Tell us a little about yourself and how you came to pursue music as a profession?
I really came to pursue music though a series of happy accidents. I started playing the piano when I was really young, but the lessons didn’t last long because the teacher gave me homework! I picked up the guitar when I was about thirteen years old and taught myself. I’m not really good at theory or reading music, I just play by ear.
Basically, I ended up pursuing music professionally through failed attempts at other things. I had a full ride to college where I studied architecture. After a while, I became disillusioned with it. I wanted to travel and see the world, which I did, even living out of my car for awhile. It wasn’t the most glamorous lifestyle, but I got to do what I wanted and write the type of music that I wanted.
I played music for a long time, but for myself. My music was very personal; it was like a form of therapy for me. Early on, I was afraid that making music for a living would ruin my love of writing. Then, maybe two years ago, when I was living and working in Brooklyn, I decided that maybe I could build something out of the music. After I got let go from a job at a grocery store, I decided to pursue music; be my own boss, write my own music, compile enough songs and start touring. Although other people saw potential obstacles in my way, I didn’t. I just did it. My own life is a really random, meandering adventure which music dictates pretty well.
You have done everything independently and really built a fan base from the ground up.
Everything about my music is a very grass roots effort. We supported the music by playing shows and from there it seemed to have a snowball effect; people really started catching on [to the music].
Sirius XM started playing some of our songs and helped promote our shows by way of radio and emails. We started touring around the country and played everywhere from house concerts to alternative venues, people’s garages, barns, living rooms and backyards. I am so proud of being a self-made artist especially in the industry today. Every success we’ve had has been due to really hard work…and some luck.
Talk about your first record, American Religious, which came out in 2013.
America Religious was a labor of love. My musical partner, Jer, and I co-produced the album and recorded it ourselves in a studio in Vermont. All of the songs and arrangements are my own. We played almost all of the instruments. Really, whoever was in the studio first and could get to an instrument was really how we decided who played what. For example, I didn’t know how to play cello, so I rented one and played the part over and over again until I mastered the sound I wanted. I did the same thing with the lap steel parts.
What types of music influence you?
The sound that I’m currently making is largely inspired by Ryan Adams. There is an edgy quality to his songwriting that I relate to. Before that, I listened to a combination of things from rock to jazz to British folk and rockabilly and honky tonk.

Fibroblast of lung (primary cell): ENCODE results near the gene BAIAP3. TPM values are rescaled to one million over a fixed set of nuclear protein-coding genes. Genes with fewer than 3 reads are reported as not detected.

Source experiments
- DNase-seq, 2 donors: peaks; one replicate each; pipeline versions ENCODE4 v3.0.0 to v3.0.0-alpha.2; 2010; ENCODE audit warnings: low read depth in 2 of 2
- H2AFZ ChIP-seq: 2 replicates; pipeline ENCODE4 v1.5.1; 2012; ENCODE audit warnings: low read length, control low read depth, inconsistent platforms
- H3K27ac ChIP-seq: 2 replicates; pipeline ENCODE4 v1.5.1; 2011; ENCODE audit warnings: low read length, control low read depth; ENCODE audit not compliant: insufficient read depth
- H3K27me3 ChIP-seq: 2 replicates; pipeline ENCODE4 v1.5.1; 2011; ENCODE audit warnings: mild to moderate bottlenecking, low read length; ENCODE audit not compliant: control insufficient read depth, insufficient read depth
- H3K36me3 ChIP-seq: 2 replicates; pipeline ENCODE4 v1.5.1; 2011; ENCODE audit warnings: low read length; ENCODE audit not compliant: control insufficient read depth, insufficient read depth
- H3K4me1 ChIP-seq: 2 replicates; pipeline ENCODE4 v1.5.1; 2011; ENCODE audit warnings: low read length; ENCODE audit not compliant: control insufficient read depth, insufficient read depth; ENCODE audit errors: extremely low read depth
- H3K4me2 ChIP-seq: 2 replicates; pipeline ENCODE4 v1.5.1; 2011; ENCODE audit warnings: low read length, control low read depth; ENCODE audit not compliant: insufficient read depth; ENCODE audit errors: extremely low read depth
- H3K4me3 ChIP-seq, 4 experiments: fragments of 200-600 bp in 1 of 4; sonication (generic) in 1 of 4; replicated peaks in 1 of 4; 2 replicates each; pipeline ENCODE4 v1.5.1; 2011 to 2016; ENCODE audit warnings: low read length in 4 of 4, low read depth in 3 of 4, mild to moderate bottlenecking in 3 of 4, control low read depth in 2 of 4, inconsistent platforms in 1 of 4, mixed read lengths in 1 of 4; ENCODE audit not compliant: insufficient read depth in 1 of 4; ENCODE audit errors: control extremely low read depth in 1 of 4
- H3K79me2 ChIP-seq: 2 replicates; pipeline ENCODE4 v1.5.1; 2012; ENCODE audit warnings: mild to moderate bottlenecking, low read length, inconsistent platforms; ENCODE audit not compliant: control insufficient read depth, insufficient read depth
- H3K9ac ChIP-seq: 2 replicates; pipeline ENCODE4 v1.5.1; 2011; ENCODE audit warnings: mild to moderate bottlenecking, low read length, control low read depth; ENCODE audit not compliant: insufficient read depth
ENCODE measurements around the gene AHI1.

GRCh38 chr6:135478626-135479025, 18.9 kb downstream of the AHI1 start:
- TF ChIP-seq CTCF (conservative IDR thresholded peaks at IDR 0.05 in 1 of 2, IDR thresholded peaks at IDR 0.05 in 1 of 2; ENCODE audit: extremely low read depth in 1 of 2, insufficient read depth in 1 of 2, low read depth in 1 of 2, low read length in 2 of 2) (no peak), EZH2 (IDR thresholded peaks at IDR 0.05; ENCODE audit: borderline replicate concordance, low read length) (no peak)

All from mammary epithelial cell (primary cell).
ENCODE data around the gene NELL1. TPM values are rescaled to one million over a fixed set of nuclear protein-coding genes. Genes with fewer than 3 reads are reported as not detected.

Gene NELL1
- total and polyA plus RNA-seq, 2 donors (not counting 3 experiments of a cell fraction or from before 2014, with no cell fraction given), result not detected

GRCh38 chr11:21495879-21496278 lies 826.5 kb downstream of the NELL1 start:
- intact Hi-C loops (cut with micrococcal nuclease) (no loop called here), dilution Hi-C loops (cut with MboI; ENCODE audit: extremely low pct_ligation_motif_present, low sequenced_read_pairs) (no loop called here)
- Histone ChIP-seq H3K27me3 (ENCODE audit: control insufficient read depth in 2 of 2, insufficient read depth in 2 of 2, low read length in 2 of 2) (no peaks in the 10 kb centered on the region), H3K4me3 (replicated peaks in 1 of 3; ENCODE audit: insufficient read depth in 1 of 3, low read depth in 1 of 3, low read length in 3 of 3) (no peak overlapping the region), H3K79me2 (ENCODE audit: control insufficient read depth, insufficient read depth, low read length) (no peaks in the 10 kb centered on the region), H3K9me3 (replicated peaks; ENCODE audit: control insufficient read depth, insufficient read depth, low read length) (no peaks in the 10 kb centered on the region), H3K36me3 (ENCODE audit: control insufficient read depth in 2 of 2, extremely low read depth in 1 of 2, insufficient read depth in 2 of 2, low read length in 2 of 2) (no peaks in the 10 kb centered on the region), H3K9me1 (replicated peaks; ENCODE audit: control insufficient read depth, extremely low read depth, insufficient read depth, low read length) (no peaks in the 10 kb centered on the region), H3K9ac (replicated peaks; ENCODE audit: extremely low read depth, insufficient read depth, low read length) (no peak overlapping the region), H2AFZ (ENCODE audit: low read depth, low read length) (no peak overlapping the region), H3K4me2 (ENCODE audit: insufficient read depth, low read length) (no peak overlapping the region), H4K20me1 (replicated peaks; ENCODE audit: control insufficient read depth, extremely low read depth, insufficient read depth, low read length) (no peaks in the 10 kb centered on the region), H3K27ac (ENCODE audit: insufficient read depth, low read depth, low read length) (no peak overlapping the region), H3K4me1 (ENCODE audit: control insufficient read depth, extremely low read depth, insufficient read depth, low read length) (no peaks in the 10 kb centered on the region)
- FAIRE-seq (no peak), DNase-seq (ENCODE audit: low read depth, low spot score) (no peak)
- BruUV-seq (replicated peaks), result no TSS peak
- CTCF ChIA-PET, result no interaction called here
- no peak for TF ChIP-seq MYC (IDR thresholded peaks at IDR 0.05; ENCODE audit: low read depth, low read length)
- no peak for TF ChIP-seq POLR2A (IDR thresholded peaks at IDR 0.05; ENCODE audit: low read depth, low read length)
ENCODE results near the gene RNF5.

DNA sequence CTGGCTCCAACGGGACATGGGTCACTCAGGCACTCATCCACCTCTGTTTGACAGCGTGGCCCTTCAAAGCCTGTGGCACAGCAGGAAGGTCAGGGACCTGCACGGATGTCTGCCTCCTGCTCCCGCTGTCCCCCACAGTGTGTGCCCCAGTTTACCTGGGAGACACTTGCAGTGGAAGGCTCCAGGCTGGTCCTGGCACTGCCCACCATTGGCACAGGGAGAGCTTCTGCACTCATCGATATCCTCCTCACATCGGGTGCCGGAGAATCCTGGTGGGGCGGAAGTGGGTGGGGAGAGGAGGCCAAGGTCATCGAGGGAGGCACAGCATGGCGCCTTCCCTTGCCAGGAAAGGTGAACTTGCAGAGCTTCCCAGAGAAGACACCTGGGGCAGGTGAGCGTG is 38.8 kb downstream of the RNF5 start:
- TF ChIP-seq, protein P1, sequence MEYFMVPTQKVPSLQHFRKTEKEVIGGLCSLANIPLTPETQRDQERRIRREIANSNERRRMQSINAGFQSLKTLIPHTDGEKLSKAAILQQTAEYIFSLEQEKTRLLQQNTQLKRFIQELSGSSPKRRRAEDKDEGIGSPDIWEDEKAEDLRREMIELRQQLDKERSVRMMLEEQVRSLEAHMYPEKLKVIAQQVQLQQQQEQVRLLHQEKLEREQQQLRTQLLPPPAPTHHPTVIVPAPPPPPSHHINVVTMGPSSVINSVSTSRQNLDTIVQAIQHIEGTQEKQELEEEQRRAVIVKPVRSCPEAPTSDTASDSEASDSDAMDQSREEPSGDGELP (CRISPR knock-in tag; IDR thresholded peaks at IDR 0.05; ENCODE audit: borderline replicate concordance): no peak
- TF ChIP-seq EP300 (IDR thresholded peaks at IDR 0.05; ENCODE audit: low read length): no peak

I don’t want to create one type of music for my entire career; that would seem so boring to me. So right now, I might be making music that is alt country meets rockabilly meets British folk, but that is going to change. I’m going to get tired of it. So what someone will hear on this new album will definitely be different from subsequent albums.
You have a new record coming out this year. Tell us a little about it.
I am working with the people at Thirty Tigers who are known for giving artists a ridiculous amount of creative control. The industry has changed so much in the last five to ten years that working with a small company gives you all sorts of freedom. It’s really the best of both worlds: you get attention [from the label] and they let you be creative.
With my work, I desire and demand creative control. My whole life is dictated by having the freedom to do things in my own way with my own set of rules, a philosophy that carries over to the music. With Thirty Tigers, I get to make decisions pertaining to my music that I probably wouldn’t be able to do anywhere else.
The new record will be released in August. It is titled I Will Not Be Afraid, which is a song on the American Religious record that we recut with a full band. It now has much more of a genre-bending feel to it. I am so proud of it.
You wrote everything on your first record, is that the case on the new album?
Yes. I don’t co-write. I also don’t like other people giving me production critiques. I go into [writing and recording] with a very clear image in my mind of the picture I want to paint and the palate I want to use to create my music. I really think it is important for me to be honest with my music.
So in addition to the new record, what are your plans for 2014?
We will release the new album and plan on doing a heavy amount of touring, with lots of festivals.
On May 16th you will support Hayes Carll at The Bell House in NYC. How did that come about?
I am a huge Hayes fan. We work with some of the same people and when I got the offer to play with him, I was thrilled. I hope it is the start of a musical relationship, and we can play with him many more times. I’m super excited about the show.
Caroline will be supporting Hayes Carll at The Bell House in Brooklyn on May 16th. For tickets and information visit here
For more information visit Caroline's official website
Find her on Facebook
Follow her on Twitter